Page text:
Between 1880 and 1920, in the range of 30-40 million immigrants from Eastern and Southern Europe migrated to the United States, more than doubling the population.
Fearing a continued influx of immigrants, legislators in the United States Congress in 1924 enacted the Johnson-Reed [anti-] Immigration Act (“Origins Quota Act,” or “National Origins Act”) setting restrictive quotas of immigrants from Asia and Eastern Europe, including those of the so-called “Hebrew race.”
Jews continued to be, even in the United States during the 1920s, constructed as nonwhite. The law, on the other hand, permitted large allotments of immigrants from Great Britain, Ireland, and Germany.
This law, in addition to previous statutes (1882 against the Chinese, 1907 against the Japanese) halted further immigration from Asia, and excluded blacks of African descent from entering the United States.
It is interesting to note that during this time, Jewish ethno-racial assignment was constructed as “Asian.” According to Sander Gilman: “Jews were called Asiatic and Mongoloid, as well as primitive, tribal, Oriental.” Immigration laws were changed in 1924 in response to the influx of these undesirable “Asiatic elements.”
In the Supreme Court case, Takao Ozawa vs. United States, a Japanese man, Takao Ozawa filed for citizenship under the Naturalization Act of 1906, which allowed white persons and persons of African descent or African nativity to achieve naturalization status. Asians, however, were classified as an “unassimilateable race” and, therefore, not entitled to U.S. citizenship. Ozawa attempted to have Japanese people classified as “white” since he claimed he had the requisite white skin. The Supreme Court, in 1922, however, denied his claim and, therefore, his U.S. citizenship.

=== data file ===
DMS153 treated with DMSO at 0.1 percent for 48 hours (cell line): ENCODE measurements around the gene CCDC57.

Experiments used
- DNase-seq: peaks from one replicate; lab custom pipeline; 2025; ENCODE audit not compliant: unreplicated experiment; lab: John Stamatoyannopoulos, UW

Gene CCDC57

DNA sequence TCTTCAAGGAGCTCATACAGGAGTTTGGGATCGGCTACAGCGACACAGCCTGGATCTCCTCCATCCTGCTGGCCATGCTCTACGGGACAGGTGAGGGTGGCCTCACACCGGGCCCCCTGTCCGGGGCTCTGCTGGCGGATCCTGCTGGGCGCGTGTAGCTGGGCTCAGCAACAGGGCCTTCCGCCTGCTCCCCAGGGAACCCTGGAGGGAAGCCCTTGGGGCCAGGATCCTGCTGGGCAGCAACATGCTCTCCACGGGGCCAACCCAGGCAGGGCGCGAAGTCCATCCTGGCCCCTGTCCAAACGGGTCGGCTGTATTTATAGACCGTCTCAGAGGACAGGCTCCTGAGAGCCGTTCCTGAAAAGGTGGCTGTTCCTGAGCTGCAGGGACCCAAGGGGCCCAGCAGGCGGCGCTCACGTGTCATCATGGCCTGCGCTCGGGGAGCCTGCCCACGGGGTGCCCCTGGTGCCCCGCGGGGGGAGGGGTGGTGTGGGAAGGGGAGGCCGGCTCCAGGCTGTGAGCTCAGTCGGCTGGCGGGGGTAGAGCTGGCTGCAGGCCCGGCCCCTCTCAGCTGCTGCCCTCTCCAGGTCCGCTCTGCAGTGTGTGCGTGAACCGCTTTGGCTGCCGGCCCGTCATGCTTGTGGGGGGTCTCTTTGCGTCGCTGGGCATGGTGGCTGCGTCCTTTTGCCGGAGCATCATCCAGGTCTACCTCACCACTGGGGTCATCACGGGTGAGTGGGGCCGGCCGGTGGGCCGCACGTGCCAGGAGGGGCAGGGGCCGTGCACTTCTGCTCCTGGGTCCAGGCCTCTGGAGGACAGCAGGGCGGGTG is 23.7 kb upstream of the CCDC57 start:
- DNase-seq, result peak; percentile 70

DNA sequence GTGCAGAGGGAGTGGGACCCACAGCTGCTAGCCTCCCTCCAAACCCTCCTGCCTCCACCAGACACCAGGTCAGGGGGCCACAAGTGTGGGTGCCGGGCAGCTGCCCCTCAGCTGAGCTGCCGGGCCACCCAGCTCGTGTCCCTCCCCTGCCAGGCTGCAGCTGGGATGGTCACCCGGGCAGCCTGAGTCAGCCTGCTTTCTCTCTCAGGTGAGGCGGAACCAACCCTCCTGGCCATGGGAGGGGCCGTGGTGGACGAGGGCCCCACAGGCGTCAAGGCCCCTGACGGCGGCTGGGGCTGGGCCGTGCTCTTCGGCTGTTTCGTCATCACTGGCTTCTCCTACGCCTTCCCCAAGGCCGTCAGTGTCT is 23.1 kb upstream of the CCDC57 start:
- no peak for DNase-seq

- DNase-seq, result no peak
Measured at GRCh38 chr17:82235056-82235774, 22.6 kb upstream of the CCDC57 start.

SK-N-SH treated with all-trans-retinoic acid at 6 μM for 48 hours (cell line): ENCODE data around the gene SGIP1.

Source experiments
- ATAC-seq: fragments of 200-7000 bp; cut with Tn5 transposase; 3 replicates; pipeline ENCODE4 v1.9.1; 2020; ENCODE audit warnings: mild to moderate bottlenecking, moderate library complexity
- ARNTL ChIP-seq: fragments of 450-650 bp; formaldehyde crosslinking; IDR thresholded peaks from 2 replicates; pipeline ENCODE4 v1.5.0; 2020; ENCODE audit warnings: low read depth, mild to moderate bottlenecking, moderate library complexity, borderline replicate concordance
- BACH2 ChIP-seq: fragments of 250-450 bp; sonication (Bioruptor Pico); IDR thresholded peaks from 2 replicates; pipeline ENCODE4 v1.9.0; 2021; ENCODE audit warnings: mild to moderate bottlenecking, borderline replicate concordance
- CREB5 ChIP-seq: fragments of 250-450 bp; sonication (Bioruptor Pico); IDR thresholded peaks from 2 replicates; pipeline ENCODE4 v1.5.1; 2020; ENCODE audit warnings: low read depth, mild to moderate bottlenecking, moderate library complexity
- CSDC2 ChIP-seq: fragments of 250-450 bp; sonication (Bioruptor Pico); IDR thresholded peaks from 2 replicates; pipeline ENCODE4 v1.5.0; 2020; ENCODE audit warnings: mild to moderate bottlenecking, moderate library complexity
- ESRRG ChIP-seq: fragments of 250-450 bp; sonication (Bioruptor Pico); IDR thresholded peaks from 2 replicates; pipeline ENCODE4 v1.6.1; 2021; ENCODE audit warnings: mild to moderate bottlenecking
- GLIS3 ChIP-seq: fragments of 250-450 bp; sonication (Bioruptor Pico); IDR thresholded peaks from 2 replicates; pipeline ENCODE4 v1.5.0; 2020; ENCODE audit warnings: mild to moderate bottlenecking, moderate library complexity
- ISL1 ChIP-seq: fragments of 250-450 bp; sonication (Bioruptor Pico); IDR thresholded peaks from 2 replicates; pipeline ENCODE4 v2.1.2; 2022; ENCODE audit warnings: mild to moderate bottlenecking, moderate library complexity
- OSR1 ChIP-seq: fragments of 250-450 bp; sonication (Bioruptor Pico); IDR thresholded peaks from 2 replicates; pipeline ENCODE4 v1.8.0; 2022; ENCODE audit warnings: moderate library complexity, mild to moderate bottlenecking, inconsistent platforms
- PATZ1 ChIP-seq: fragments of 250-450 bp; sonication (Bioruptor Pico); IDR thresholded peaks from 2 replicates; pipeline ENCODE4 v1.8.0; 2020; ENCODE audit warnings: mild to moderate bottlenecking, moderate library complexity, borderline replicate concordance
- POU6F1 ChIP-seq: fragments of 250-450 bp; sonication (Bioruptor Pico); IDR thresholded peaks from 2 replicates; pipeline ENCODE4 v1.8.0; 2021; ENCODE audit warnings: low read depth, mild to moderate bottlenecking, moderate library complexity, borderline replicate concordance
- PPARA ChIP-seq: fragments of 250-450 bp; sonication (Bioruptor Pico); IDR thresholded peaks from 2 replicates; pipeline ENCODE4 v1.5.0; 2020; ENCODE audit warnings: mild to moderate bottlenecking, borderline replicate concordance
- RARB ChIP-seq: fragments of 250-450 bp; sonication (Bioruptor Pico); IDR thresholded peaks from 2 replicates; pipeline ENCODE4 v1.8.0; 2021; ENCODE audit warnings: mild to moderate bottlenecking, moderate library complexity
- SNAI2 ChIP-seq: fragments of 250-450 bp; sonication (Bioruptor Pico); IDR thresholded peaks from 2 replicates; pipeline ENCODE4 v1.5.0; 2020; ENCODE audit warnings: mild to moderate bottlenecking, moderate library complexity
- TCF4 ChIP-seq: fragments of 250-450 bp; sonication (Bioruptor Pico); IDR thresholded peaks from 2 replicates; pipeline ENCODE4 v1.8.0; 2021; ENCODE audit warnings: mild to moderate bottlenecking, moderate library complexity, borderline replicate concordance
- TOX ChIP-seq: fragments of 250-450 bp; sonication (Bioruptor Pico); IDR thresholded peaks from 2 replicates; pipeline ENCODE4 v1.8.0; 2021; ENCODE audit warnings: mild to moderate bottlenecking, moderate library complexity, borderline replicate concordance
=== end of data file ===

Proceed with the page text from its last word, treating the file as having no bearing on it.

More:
Following U.S. entry into World War II at the end of 1942, reflecting the tenuous status of Japanese Americans, some born in the United States, military officials uprooted and transported approximately 110,000 Japanese Americans to Internment (Concentration) Camps within several interior states far from the shores. Not until Ronald Reagan’s administration did the U.S. officially apologize to Japanese Americans and to pay reparations amounting to $20,000 to each survivor as part of the 1988 Civil Liberties Act.
Finally, in 1952, the McCarran-Walters Act overturned the “racially” discriminatory quotas of the 1924 Johnson-Reed Act. Framed as an amendment to the McCarran-Walters Act, the Immigration and Nationality Act of 1965 removed “natural origins” as the basis of U.S. immigration legislation.
The 1965 law increased immigration from Asian and Latin American countries and religious backgrounds, permitted 170,000 immigrants from the Eastern Hemisphere (20,000 per each country), 120,000 from the Western Hemisphere, and accepted a total of 300,000 visas for entry into the country.
The 1965 Immigration Law, however, was certainly not the last we saw “race” used as a qualifying factor. The Arizona legislature passed and Governor Jan Brewer signed SB 1070, which mandates that police officers stop and question people about their immigration status if they even suspect that they may be in this country illegally, and criminalizes undocumented workers who do not possess an “alien registration document.”
We must all, and that includes members of the Republican Party, condemn Donald Trump in the strongest and clearest terms for his racist statements and actions, which hurt us all and injure our standing around the world. But if we learn anything by our history, Donald Trump is the product of a country, and so are we, founded on the idea of “race”: that socially-constructed and enforced hierarchy of power and privilege.